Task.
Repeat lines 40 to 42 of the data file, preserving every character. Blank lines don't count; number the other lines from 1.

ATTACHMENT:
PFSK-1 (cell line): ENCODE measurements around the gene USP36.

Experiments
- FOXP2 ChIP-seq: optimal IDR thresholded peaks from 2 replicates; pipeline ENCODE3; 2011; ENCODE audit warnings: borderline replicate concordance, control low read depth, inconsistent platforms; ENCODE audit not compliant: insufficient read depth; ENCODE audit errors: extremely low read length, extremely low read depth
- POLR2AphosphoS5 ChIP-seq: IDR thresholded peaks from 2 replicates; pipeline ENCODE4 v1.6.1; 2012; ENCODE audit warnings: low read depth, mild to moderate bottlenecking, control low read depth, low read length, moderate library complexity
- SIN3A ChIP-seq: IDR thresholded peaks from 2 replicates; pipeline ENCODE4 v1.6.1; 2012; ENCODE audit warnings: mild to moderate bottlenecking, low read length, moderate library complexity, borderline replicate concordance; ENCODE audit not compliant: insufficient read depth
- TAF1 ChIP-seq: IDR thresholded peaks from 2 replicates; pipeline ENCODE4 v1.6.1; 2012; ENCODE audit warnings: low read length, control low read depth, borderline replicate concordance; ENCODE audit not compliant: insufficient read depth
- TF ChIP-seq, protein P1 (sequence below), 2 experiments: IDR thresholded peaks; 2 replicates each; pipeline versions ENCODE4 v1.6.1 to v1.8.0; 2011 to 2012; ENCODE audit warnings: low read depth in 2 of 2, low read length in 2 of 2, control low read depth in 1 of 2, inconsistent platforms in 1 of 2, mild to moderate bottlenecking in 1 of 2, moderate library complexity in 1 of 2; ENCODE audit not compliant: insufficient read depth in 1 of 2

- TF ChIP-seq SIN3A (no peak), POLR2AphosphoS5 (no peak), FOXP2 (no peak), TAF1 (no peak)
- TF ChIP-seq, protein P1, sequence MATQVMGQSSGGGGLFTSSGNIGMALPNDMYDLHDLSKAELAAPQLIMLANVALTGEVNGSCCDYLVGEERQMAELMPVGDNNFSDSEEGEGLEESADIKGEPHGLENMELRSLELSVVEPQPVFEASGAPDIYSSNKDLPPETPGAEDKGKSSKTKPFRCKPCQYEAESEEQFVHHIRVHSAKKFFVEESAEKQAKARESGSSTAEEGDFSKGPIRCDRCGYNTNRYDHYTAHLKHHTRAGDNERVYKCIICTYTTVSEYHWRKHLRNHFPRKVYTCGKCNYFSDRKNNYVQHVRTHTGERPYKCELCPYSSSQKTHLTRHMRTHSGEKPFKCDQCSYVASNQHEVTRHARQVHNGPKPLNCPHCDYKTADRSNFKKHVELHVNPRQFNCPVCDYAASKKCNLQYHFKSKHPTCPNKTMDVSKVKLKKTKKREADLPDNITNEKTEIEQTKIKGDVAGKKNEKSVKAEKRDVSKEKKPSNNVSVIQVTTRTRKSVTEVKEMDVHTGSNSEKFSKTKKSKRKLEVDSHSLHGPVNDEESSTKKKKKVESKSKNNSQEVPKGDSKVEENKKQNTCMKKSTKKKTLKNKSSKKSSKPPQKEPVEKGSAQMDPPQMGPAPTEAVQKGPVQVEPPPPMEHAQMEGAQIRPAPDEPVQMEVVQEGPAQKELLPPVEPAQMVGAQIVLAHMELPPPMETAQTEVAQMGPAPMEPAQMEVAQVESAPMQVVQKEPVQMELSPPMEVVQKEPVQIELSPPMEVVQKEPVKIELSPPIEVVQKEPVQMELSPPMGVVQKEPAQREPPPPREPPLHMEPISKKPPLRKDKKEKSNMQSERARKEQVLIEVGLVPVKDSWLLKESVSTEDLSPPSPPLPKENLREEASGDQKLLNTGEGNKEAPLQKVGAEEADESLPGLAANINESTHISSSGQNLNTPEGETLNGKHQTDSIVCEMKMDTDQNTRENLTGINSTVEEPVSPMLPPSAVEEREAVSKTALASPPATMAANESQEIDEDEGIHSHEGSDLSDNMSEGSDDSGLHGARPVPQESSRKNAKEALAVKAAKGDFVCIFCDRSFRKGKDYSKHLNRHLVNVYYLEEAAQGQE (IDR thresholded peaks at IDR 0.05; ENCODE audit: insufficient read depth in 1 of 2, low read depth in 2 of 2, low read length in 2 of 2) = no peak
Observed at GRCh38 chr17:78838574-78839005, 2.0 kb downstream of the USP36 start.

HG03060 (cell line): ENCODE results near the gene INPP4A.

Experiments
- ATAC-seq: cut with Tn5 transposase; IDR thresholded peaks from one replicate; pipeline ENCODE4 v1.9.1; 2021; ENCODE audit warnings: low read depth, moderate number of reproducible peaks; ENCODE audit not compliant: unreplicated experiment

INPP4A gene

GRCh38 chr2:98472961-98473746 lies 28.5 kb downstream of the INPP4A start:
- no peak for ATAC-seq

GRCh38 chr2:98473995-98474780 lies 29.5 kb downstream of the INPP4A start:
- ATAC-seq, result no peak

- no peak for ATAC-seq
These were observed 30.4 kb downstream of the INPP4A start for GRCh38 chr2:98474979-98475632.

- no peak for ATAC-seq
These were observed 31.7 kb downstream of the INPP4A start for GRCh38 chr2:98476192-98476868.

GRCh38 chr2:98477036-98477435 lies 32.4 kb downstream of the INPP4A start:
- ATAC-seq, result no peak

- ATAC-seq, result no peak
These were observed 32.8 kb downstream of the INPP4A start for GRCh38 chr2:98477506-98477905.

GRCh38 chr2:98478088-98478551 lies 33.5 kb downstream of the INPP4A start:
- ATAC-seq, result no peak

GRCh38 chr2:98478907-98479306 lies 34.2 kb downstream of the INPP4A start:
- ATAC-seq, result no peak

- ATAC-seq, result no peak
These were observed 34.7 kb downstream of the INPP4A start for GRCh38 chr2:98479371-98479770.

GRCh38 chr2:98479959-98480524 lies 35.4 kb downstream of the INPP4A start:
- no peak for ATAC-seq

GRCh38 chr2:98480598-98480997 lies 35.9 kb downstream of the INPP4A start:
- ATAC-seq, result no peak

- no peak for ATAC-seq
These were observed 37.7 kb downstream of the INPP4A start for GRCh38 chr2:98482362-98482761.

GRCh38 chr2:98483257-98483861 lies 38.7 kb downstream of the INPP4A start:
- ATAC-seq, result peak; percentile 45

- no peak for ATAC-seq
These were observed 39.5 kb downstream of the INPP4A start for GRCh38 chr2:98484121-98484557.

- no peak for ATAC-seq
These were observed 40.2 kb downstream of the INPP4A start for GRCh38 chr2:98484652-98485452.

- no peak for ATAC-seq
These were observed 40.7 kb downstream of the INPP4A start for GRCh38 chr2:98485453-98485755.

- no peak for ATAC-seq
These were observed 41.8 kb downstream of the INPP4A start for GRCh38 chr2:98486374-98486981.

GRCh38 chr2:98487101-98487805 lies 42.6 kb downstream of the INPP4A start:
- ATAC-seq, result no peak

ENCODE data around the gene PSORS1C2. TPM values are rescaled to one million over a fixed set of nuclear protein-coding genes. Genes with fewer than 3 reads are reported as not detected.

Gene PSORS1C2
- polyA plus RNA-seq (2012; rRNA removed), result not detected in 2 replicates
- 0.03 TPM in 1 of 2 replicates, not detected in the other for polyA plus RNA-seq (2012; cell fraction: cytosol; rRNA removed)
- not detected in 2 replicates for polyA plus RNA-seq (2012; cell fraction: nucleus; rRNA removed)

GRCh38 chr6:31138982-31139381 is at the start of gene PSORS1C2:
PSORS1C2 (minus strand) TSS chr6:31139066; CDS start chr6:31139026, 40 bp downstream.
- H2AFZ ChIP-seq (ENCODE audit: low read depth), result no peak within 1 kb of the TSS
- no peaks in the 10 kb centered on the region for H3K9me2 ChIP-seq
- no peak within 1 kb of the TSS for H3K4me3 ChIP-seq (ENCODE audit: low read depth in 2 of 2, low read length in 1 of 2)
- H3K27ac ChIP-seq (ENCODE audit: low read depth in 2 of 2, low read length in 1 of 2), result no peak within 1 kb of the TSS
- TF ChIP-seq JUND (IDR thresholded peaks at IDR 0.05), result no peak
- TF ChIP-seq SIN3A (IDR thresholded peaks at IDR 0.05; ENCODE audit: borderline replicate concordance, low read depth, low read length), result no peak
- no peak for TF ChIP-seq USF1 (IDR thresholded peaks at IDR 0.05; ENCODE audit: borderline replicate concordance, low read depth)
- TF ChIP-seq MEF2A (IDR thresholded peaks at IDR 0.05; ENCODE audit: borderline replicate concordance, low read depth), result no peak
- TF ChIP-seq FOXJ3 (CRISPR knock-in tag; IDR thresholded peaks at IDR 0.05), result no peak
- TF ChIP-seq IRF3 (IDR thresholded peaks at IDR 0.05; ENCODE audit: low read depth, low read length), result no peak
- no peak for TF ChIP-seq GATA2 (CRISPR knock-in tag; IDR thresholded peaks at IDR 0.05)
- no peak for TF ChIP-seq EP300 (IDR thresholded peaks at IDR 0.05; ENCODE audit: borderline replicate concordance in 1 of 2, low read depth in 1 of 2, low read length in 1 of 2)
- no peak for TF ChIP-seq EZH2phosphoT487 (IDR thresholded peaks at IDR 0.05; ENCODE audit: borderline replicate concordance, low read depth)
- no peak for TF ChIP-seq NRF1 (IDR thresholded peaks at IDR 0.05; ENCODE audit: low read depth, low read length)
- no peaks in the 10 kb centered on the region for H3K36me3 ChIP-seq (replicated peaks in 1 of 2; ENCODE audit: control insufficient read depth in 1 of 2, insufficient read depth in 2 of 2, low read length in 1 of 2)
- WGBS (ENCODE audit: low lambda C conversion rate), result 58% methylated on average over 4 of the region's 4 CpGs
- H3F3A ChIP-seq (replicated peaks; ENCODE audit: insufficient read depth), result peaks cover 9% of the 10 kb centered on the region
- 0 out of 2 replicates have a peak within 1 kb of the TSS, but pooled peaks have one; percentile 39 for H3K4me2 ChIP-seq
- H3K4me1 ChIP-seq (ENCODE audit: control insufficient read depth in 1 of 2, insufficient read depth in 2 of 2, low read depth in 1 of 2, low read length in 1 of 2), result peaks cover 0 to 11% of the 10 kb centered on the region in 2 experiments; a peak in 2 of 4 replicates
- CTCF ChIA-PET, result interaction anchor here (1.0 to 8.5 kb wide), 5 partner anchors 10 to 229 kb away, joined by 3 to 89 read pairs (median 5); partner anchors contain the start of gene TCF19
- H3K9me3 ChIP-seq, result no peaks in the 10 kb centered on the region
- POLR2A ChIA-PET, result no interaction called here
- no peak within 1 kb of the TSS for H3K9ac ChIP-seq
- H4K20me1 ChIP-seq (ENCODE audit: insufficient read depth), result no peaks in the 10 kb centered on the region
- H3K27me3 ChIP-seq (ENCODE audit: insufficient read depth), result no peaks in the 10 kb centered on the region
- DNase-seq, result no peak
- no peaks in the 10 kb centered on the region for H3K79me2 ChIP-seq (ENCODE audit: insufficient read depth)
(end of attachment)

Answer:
- ATAC-seq, result peak; percentile 45

- no peak for ATAC-seq
These were observed 39.5 kb downstream of the INPP4A start for GRCh38 chr2:98484121-98484557.